De la formation à la transformation

Depuis quelques années, l’univers du travail (en ce compris la galaxie des ressources humaines) s’enflamme autour de la révolution que représente l’essor du digital et tente d’anticiper les conséquences que cette modification de paradigme aura dans les différents secteurs professionnels. On suppose l’émergence de nouveaux métiers, la disparition d’un grand nombre d’autres et l’évolution générale des fonctions associées aux « emplois du futur ». C’est donc tout naturellement que le monde de la formation a décidé d’en faire son cheval de bataille principal tant au niveau des thématiques proposées que des modalités de formation qui tendent à se digitaliser année après année.

Un aspect de la question que les entreprises ont néanmoins des difficultés à envisager est celle de la place de leurs ressources humaines actuelles dans les nouveaux modes de fonctionnement mis en place.

Developing your staff in times of budget restrictions

Many managers are at a loss when asked to develop their people in times of budget restrictions, freezes, when they have little control over promotions, training budgets, let alone bonuses for a work well done. How can you talk about development with a performing employee, when there is limited perspective of advancement?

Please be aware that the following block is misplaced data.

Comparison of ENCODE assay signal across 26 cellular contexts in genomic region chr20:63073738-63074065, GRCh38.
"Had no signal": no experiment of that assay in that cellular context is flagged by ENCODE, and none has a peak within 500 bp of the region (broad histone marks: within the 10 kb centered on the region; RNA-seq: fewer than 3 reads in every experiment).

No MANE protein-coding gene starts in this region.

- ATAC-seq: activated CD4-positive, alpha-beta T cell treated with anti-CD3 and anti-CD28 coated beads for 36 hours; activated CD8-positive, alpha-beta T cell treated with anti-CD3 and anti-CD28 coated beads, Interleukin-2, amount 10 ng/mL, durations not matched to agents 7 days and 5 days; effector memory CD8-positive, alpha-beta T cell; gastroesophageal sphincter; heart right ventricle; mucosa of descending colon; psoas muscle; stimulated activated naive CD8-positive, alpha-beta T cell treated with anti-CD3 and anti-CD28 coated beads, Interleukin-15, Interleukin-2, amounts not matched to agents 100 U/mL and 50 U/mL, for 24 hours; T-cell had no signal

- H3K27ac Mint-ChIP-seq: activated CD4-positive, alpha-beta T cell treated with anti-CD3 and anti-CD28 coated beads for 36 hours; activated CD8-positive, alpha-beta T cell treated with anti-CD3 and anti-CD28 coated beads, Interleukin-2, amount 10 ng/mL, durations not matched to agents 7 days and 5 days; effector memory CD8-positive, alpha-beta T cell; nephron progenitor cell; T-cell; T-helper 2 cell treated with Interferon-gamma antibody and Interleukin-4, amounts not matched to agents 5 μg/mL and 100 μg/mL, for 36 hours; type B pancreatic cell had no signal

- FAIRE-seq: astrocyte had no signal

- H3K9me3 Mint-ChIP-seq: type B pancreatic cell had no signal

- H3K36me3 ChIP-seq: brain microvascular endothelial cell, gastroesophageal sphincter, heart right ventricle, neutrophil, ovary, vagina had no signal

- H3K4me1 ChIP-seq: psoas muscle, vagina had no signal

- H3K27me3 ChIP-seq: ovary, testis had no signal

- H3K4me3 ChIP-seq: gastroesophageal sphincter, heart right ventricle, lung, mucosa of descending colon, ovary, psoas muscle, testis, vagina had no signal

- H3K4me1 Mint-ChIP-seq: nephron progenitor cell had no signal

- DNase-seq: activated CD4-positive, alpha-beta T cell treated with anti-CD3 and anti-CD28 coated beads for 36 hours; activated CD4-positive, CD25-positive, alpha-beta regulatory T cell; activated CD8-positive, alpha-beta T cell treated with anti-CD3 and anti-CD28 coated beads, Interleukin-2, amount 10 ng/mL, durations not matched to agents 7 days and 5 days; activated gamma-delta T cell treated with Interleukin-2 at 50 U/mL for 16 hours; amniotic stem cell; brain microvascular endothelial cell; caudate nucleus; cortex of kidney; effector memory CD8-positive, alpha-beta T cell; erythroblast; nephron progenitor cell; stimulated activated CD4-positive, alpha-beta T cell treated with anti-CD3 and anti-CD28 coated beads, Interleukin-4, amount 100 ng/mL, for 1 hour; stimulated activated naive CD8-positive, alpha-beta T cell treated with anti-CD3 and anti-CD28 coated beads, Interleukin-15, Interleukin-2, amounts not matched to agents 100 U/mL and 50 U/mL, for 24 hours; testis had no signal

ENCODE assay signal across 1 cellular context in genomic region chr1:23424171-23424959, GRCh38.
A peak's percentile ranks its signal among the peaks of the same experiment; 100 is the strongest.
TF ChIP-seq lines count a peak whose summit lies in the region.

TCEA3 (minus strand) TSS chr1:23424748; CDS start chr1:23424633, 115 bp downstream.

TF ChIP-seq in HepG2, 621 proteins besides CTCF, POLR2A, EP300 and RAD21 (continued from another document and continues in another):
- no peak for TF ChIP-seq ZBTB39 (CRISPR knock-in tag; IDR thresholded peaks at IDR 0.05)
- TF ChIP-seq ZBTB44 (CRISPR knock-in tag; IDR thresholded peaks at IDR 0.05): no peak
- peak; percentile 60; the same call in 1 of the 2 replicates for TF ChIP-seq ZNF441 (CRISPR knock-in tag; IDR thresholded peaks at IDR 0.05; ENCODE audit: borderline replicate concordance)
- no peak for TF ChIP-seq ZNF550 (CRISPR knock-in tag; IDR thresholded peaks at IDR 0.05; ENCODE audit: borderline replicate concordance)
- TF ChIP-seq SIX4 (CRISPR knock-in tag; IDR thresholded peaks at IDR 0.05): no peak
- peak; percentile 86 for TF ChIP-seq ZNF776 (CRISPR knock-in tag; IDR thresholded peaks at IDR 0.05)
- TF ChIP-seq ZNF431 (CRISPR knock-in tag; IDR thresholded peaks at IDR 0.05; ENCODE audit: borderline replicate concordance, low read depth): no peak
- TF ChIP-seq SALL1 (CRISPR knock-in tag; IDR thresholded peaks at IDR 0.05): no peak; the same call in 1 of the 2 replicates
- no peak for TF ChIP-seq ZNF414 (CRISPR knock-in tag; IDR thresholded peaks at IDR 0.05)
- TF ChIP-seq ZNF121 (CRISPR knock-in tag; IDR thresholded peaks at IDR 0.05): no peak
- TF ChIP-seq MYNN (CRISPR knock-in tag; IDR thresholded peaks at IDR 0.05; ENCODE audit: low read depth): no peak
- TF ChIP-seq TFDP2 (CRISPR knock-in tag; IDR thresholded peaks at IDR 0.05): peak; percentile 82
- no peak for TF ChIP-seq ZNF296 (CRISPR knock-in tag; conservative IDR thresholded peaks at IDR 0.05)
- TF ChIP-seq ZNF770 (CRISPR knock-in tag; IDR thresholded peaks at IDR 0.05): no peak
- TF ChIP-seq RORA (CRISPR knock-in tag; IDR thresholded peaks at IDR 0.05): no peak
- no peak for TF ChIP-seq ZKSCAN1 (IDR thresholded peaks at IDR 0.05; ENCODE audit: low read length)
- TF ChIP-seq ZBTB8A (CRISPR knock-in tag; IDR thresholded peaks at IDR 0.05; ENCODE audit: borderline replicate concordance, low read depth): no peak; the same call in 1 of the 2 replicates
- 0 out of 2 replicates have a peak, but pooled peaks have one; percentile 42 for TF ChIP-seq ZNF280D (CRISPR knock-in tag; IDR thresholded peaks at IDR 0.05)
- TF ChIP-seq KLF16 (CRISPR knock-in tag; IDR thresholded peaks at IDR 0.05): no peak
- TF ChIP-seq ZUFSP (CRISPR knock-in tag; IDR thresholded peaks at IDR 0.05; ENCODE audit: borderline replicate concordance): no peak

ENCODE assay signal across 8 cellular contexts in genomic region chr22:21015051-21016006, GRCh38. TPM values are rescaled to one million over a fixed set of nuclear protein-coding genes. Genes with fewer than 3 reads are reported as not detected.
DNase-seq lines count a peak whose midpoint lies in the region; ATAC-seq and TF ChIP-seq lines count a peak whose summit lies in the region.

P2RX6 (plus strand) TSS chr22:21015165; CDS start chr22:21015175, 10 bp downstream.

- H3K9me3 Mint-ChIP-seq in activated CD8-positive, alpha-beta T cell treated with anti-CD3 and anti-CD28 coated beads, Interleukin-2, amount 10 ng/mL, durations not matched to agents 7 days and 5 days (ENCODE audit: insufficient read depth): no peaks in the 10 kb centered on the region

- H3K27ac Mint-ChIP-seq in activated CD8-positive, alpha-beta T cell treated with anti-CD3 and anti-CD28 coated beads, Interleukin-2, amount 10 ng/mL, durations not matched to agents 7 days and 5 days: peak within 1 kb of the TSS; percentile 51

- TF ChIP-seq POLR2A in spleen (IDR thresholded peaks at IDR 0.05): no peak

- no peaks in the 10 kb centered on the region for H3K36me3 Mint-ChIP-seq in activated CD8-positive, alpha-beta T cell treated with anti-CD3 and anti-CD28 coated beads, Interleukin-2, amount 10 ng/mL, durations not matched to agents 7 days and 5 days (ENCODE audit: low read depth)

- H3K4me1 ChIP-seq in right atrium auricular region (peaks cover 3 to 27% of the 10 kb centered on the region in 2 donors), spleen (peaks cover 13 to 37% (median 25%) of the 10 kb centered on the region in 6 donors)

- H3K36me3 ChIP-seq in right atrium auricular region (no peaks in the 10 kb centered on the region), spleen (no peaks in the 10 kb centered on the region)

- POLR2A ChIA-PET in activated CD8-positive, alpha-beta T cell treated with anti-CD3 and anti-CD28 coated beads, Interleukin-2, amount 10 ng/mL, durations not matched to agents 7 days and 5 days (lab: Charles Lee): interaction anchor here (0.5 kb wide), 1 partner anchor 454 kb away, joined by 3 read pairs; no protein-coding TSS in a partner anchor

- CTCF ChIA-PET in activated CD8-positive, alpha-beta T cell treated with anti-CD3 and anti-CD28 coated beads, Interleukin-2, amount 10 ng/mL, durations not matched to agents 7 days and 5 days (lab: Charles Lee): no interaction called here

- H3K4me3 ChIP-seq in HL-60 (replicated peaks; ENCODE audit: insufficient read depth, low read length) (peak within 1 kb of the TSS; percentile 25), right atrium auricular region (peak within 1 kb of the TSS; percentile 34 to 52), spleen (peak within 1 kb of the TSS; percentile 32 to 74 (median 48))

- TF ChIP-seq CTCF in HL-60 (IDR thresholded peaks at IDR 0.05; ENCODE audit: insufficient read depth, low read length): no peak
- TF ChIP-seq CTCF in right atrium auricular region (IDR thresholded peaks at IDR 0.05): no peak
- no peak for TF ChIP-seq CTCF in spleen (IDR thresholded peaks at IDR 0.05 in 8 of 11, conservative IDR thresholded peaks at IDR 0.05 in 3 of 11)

Too often, the performance evaluations of employees focus on WHAT has been done the past year, on whether or not they have met the set annual objectives. Little attention, if any, is paid on HOW objectives were met. Did the person work in an isolated manner or avoided collaborating with others? Did the employee work 80 hours a week to meet objectives? Did the manager abuse his/her staff? etc…. That aspect of work is rarely discussed, and on paper that information is often non-existent.

The reality is most people are effective. They deliver and meet expectations. The sales are up, the numbers are good and if they are not, it is often due to external factors that are not under the control of the individual employees (ex: the crisis).

Did you know? Gallup’s 12 elements of great managing

To identify the elements of staff engagement, the international consultancy Gallup conducted, more than 15 years ago, thousands of interviews in all kinds of organisations, at all levels, in most industries and in many countries. These 12 statements – the Gallup Q12 – emerged from the research as those that best predict employee and work group performance. These statements indicate what staff finds most important for them:

I know what is expected of me at work

I have the materials and equipment I need to do my job right

At work, I have the opportunity to do what I do best every day